Thursday, May 8, 2008

Little God Lead Poison and the blood tests

Our first inclination that something was amiss with Sharky was when he was two years old. I got out of work and got a voice mail from Lillie in tears, saying she had gotten back results of a test that showed astronomically high levels of lead, mercury, and other heavy metals.

The test had been done by a man, whose name I forget, who was both a practitioner of natural medicine and a licensed Physician's Assistant (PA). He had his own practice in Tumwater, a small town just south of Olympia. He performed a test in which he took a small snip of Sharky's hair and analyzed it. Everything that should be low was high and everything that should be high was low. Everything that should be in the middle was not, and nothing was in the middle. It was a graph of utmost extremes.

We were alarmed and yet totally unsure what to make of all this. What did all these graphs mean? Was this legit? Who the hell was this guy, and why did he treat us like subhuman scum?

A bit later, our naturopathic physician, who was beloved by us and trusted completely, told us that while this man lacked bedside manner he did, in fact, know his (kaka).

We took Sharky to a clinic to have blood drawn.

Let me please pause dramatically at this point.

Then let me repeat:

We took Sharky to a clinic to have blood drawn.

The boy put up a struggle unlike anything any of us, including the blood drawer, had ever seen. Three people restraining, one person (me) talking to him to keep him calm. Another person (Lillie) both restraining and whispering sweet nothings.

Years earlier, I had taken my beloved cat Artemis to the vet to be treated for ear mites. As the vet swabbed medicines into the ear of the cat, Artemis let out soul shattering shrieks that seemed to take on new levels of depravity with each passing moment. She discovered new depths of despair with each swab, until she seemed to be channeling some eternal feline sorrow that existed in a dormant state for all time and space, but was only occasionally tapped into.

As I was taking Artemis away, I looked at the vet and was impressed by the fact that she had a slight glisten of a tear in the corner of her eye and a modest tremble in her hands. My kitty had gotten to her!

The rage of Artemis was a Saturday morning cartoon compared to what the Shark unleashed upon the universe that day.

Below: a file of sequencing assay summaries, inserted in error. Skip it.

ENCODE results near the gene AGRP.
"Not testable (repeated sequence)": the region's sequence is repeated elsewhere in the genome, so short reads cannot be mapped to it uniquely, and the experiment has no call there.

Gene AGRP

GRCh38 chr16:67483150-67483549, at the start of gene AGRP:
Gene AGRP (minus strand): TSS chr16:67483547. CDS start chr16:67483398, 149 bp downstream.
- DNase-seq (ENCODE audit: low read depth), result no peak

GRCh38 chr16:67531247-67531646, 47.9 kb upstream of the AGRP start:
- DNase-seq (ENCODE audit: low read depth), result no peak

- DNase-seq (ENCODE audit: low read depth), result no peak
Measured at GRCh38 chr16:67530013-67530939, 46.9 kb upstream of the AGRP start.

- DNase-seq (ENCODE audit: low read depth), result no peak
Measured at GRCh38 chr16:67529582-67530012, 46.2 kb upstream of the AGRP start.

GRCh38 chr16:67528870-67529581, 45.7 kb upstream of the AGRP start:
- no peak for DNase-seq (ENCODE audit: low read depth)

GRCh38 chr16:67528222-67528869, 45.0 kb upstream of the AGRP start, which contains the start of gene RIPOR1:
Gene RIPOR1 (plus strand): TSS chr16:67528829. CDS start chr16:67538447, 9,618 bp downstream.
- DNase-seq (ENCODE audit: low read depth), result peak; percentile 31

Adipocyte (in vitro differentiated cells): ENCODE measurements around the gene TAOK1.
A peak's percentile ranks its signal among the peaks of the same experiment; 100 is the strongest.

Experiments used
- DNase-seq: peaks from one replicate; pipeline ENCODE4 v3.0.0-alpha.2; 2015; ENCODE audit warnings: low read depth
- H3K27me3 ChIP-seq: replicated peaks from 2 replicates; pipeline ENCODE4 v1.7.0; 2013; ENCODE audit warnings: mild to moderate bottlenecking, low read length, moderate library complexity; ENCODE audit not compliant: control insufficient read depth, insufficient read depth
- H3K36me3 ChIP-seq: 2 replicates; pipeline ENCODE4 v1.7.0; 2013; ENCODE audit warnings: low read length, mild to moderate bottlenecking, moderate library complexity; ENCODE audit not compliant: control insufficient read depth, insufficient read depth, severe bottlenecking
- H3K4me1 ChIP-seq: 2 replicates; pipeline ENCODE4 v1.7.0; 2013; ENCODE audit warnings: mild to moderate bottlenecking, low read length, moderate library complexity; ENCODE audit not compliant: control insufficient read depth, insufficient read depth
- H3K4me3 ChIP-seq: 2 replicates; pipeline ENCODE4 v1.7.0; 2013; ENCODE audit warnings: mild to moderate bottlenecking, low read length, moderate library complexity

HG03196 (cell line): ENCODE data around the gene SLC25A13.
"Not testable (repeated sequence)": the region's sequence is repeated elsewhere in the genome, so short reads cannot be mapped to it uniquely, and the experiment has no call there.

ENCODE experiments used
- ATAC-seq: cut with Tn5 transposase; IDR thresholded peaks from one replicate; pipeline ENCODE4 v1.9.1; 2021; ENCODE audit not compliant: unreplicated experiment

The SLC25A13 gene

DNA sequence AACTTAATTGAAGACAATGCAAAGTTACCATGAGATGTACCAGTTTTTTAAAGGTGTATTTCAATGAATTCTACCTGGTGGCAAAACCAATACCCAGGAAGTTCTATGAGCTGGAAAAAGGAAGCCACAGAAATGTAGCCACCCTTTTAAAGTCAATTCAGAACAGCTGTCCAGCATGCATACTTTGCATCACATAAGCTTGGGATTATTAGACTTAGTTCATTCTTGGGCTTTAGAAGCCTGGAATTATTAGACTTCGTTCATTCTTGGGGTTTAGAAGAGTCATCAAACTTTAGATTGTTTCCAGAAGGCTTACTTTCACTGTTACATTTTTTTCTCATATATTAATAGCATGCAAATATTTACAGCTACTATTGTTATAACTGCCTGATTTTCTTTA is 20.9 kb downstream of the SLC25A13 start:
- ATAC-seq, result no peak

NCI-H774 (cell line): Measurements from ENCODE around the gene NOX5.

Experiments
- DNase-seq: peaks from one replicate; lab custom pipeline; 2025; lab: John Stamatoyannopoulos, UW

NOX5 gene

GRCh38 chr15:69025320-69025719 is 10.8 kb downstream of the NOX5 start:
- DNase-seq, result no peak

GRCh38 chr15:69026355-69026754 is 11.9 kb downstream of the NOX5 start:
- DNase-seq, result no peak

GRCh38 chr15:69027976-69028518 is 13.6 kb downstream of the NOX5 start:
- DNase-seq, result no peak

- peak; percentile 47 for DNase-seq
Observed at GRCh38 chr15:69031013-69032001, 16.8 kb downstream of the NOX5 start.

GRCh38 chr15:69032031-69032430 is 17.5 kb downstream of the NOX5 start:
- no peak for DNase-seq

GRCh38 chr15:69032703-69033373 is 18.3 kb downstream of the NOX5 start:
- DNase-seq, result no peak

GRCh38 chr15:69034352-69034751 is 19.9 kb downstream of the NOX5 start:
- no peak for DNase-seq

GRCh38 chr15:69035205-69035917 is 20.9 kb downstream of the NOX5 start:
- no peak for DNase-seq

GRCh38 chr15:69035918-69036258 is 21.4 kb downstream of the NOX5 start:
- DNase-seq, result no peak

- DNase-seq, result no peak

Gutteral screams. Thrashing. Banshee-like howling.

And this was just over being made to lie down. The needle hadn't even come out yet.

I never saw the women who helped strap him down and extract a teaspoon of blood from his arm again. But I have to imagine they have since moved on to other occupations. Perhaps veterinary medicine.

And the end result was that Sharky scored a 2 on the blood lead level scale, which is well below the alarm rate. But this does not diminish the significance of his out-of-whack readings from the rude PA guy in Tumwater. It's been covered that kids with autism have toxicity issues.

Later, Sharky and Lillie both did a program through our Naturopath that involved lots of green stuff and collecting pee in large jars in the fridge. This pee was then sent to a lab, which found that both of them were excreting lots of nasty stuff, the same type of stuff the PA from Tumwater said he found in Sharky's hair.

I couldn't wrap my mind around all the specifics at all. So I did what I know how to do. I wrote a poem.

Years later, Sharky was included in a photographic essay by Woodinville-based photographer Charles Cotugno called Stories of Autism. Charles asked the parents of the children to include a short essay on how they felt about their child's autism or how the autism had affected their lives. Even though our "understanding" of Sharky's state of being had changed quite a bit since the days of jar pee, I still felt as though the poem did a better job of expressing my feelings than any paragraph I could conjure up for the photo on its own. Charles ran the poem as is.

Here 'tis

little god lead poison

little boy born
to a poisoned greeting
throws the universe miles
takes seven steps back
proclaims himself master of heaven and earth

flaps his arms, takes flight
yet stays locked
in his own condition beyond our recognition
in a world of his own
as protection

is for wonderful humanhood

reminiscing on his view of the earth,
has given us real hope for the future

don't start hurting feelings
of little god lead poison
build us a tower
to little god lead poison
to this small, forlorn, beautiful creature

and no one will resist falling in love with him

and everyone will want to protect him.


Club 166 said...